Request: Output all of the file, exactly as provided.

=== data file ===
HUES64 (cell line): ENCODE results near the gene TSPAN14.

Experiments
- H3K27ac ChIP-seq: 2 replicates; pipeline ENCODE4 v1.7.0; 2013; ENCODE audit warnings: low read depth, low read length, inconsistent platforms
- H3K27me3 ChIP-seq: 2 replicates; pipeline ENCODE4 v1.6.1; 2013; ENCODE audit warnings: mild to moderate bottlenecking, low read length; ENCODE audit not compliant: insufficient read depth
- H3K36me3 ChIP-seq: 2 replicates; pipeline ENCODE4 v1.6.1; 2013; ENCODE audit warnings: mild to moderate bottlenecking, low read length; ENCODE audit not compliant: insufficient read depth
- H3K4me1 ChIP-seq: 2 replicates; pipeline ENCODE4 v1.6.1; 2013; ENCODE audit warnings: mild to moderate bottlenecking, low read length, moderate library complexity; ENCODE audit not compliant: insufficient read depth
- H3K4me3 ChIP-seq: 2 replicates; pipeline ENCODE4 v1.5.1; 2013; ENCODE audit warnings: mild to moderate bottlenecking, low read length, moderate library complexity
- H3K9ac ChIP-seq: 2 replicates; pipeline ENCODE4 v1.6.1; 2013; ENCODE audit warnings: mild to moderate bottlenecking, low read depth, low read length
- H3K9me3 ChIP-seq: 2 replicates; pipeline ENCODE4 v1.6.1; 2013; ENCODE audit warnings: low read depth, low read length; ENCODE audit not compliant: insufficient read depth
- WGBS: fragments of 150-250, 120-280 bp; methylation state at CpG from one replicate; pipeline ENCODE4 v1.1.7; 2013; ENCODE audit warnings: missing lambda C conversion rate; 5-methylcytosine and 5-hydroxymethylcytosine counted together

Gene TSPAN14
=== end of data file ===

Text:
HUES64 (cell line): ENCODE results near the gene TSPAN14.

Experiments
- H3K27ac ChIP-seq: 2 replicates; pipeline ENCODE4 v1.7.0; 2013; ENCODE audit warnings: low read depth, low read length, inconsistent platforms
- H3K27me3 ChIP-seq: 2 replicates; pipeline ENCODE4 v1.6.1; 2013; ENCODE audit warnings: mild to moderate bottlenecking, low read length; ENCODE audit not compliant: insufficient read depth
- H3K36me3 ChIP-seq: 2 replicates; pipeline ENCODE4 v1.6.1; 2013; ENCODE audit warnings: mild to moderate bottlenecking, low read length; ENCODE audit not compliant: insufficient read depth
- H3K4me1 ChIP-seq: 2 replicates; pipeline ENCODE4 v1.6.1; 2013; ENCODE audit warnings: mild to moderate bottlenecking, low read length, moderate library complexity; ENCODE audit not compliant: insufficient read depth
- H3K4me3 ChIP-seq: 2 replicates; pipeline ENCODE4 v1.5.1; 2013; ENCODE audit warnings: mild to moderate bottlenecking, low read length, moderate library complexity
- H3K9ac ChIP-seq: 2 replicates; pipeline ENCODE4 v1.6.1; 2013; ENCODE audit warnings: mild to moderate bottlenecking, low read depth, low read length
- H3K9me3 ChIP-seq: 2 replicates; pipeline ENCODE4 v1.6.1; 2013; ENCODE audit warnings: low read depth, low read length; ENCODE audit not compliant: insufficient read depth
- WGBS: fragments of 150-250, 120-280 bp; methylation state at CpG from one replicate; pipeline ENCODE4 v1.1.7; 2013; ENCODE audit warnings: missing lambda C conversion rate; 5-methylcytosine and 5-hydroxymethylcytosine counted together

Gene TSPAN14